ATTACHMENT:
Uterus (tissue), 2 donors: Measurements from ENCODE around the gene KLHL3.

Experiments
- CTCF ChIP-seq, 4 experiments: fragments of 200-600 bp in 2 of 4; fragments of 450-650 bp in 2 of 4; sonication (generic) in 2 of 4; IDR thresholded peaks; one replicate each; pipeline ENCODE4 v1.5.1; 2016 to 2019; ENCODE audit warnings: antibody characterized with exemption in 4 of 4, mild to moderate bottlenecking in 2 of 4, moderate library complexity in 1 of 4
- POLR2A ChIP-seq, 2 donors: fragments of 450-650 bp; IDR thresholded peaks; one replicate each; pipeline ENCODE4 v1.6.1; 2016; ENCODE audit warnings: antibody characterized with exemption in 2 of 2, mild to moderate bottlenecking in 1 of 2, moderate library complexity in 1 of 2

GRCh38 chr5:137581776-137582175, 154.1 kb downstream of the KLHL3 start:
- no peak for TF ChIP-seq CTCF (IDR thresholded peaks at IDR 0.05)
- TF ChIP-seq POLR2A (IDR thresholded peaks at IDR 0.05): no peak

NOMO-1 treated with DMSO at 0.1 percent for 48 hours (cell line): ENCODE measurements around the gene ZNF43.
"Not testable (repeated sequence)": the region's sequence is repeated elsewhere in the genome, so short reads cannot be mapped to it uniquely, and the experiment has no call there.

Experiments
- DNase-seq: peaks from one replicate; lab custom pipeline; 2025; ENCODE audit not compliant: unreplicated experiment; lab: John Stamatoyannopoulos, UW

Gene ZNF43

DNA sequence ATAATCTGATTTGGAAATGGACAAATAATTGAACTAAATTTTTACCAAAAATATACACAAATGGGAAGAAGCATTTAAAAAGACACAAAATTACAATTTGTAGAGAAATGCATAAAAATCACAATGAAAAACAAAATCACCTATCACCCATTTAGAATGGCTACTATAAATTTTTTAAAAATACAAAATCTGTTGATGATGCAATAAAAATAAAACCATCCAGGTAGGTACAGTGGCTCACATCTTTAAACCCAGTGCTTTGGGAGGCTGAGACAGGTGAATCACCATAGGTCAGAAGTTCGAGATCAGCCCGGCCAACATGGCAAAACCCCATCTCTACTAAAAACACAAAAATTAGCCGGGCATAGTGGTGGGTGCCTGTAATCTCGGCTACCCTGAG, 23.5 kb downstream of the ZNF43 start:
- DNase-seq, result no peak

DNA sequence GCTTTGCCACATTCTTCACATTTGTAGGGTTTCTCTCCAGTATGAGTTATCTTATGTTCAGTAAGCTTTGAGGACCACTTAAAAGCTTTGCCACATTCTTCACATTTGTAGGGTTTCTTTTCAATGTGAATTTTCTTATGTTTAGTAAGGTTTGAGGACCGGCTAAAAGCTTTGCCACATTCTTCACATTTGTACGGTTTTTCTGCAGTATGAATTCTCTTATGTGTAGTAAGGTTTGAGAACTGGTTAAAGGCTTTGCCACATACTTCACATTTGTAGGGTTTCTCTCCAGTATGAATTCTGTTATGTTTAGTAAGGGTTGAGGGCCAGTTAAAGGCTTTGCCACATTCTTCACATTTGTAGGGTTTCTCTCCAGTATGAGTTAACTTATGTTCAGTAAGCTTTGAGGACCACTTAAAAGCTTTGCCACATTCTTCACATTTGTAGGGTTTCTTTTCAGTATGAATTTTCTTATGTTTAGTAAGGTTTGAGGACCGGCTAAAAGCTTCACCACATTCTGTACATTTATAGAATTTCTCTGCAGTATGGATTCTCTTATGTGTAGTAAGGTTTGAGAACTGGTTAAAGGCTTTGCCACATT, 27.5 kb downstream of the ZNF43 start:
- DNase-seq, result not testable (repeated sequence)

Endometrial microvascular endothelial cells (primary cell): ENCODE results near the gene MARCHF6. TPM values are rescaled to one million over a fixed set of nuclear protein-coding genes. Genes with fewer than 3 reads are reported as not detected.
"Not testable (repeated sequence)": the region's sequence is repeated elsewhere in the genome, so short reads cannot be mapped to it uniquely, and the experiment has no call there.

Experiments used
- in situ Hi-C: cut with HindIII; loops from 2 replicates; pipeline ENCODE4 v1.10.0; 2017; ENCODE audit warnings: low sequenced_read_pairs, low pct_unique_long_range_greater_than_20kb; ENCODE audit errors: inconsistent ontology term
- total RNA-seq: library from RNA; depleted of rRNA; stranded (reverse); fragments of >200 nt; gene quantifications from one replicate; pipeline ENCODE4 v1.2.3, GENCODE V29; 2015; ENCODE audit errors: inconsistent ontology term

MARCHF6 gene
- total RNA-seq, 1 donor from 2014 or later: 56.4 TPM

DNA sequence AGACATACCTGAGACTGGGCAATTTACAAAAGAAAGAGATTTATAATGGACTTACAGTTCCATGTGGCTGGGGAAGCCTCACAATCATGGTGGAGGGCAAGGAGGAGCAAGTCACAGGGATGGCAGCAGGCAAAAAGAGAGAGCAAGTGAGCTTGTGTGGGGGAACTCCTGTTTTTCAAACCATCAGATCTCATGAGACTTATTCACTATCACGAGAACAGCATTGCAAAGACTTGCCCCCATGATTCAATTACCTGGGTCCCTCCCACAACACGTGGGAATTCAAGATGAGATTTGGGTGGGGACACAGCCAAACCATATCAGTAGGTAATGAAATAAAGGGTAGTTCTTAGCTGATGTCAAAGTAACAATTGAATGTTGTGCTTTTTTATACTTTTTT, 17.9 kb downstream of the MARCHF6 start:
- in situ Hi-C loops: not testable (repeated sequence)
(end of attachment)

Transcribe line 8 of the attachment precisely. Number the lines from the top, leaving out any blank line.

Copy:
NOMO-1 treated with DMSO at 0.1 percent for 48 hours (cell line): ENCODE measurements around the gene ZNF43.